“In both cases, our specially designed Merlo telehandler, with Airvac attachment and suction pads, lifted the panels into place in these tricky areas.” “This innovative lifting equipment can lift any panels up to five tonnes in weight. The Merlo is operated by a small hand-held remote which is used to increase and release suction and to manoeuvre the panels into place.”
Creagh says installation is usually completed using main tower cranes, though at times, “smaller mobile cranes, forklift cranes and specialist lifting equipment are necessary to reach certain areas,”
their spokesperson adds.
Increasingly, BIM is used to design and construct sporting venues, which has meant close collaboration for precast firms with designers and main contractors.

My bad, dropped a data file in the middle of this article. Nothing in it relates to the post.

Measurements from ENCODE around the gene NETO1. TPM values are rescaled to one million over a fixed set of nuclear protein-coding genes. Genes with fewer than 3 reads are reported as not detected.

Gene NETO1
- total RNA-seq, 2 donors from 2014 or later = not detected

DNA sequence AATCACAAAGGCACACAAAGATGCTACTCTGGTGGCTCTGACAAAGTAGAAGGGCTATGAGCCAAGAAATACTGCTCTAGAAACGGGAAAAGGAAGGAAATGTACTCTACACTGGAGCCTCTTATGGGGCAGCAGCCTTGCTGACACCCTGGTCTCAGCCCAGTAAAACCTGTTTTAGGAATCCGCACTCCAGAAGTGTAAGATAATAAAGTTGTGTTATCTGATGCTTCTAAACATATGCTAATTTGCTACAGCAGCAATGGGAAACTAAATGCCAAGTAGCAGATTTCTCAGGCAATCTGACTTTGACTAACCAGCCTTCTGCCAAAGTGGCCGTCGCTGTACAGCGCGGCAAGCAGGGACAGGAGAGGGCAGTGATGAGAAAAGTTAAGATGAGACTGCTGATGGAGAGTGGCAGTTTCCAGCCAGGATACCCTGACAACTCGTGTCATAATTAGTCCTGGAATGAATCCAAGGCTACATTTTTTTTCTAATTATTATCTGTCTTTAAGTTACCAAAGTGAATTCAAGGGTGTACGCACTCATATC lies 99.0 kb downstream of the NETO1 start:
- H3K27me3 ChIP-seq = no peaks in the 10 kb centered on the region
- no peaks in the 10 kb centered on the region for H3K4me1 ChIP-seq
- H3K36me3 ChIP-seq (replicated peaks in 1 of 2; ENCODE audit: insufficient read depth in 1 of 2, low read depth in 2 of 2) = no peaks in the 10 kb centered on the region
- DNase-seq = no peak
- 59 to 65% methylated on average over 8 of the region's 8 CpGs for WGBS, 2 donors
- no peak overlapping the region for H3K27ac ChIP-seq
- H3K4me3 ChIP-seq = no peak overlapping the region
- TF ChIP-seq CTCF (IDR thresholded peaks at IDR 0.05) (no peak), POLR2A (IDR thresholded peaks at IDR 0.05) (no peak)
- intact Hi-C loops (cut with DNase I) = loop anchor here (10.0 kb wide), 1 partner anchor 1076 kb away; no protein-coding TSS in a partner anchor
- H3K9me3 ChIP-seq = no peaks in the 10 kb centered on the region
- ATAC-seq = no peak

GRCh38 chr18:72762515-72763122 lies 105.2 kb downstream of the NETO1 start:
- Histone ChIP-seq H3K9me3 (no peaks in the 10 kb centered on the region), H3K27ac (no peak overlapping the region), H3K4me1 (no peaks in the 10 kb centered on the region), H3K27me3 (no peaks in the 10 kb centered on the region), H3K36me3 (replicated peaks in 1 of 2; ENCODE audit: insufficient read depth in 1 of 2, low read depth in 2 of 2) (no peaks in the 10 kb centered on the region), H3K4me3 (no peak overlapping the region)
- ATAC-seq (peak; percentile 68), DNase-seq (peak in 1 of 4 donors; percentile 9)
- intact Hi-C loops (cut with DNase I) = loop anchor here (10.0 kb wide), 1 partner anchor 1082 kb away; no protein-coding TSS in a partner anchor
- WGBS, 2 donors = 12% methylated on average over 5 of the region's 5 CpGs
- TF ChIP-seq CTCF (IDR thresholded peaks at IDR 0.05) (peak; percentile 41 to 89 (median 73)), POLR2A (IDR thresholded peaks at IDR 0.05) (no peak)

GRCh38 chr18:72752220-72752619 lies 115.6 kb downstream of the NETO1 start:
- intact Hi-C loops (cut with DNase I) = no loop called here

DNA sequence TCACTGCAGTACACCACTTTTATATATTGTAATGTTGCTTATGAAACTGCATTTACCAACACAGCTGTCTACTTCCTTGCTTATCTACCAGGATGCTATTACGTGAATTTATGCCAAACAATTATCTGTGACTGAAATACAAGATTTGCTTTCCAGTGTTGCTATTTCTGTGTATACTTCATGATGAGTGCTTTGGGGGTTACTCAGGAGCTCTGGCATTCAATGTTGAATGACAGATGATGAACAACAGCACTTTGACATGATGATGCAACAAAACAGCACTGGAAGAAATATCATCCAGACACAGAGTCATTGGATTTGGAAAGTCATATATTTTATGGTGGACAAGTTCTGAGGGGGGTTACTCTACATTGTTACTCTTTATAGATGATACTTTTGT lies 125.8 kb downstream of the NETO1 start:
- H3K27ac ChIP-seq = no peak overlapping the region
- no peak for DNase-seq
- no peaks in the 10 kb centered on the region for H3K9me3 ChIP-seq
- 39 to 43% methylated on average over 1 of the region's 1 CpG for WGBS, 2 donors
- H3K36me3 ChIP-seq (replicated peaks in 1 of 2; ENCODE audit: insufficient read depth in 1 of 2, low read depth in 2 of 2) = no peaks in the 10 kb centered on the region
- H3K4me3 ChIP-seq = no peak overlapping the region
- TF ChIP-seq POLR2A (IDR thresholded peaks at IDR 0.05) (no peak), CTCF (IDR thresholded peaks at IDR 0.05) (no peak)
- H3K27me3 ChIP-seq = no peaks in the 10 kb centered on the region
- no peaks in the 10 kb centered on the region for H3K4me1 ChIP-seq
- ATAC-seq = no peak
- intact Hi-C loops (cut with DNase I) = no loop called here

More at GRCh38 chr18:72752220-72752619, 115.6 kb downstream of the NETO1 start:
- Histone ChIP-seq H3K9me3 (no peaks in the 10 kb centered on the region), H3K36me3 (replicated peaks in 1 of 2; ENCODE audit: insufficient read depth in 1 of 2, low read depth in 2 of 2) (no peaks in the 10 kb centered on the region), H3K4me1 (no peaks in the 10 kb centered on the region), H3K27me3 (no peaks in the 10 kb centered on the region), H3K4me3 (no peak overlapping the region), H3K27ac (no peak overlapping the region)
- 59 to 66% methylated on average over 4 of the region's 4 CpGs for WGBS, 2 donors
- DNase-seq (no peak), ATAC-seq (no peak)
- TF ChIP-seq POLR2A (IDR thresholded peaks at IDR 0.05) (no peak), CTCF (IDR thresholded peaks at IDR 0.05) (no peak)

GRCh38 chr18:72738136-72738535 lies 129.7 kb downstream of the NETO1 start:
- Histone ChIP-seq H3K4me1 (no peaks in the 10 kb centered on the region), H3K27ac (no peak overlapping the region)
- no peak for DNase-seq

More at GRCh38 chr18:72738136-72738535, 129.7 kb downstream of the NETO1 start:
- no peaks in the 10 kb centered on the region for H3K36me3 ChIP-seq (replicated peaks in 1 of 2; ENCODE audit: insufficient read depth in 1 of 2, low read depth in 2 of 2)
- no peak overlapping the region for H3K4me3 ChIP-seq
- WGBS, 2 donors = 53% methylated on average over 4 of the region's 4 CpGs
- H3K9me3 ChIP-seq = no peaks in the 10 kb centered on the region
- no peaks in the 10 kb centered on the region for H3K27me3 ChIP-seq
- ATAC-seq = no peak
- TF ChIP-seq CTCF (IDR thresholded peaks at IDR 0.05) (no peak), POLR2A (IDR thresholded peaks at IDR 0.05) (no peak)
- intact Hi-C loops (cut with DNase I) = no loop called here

“In many cases, Techrete is consulted by the architect from the stage of inception to ensure that the design intent can be achieved and maintains a close relationship with the main contractor and various sub-contractors throughout the pre-construction, construction and erection processes,” says Mupandanyama.
Installation work also means working closely with steelwork contractors. “The steel worker would have an input as well to ensure we are all on the same page, communication is key here,” says the spokesperson for Creagh. “Site work will all be done in conjunction with the steelwork contractor.
“At Tottenham we were working for the steelwork contractor so they were the liaison between us and the designers.”
The experience from the London Olympics and other sports venues completed since should put precast companies in a strong position as tendering begins for the 2022 Commonwealth Games.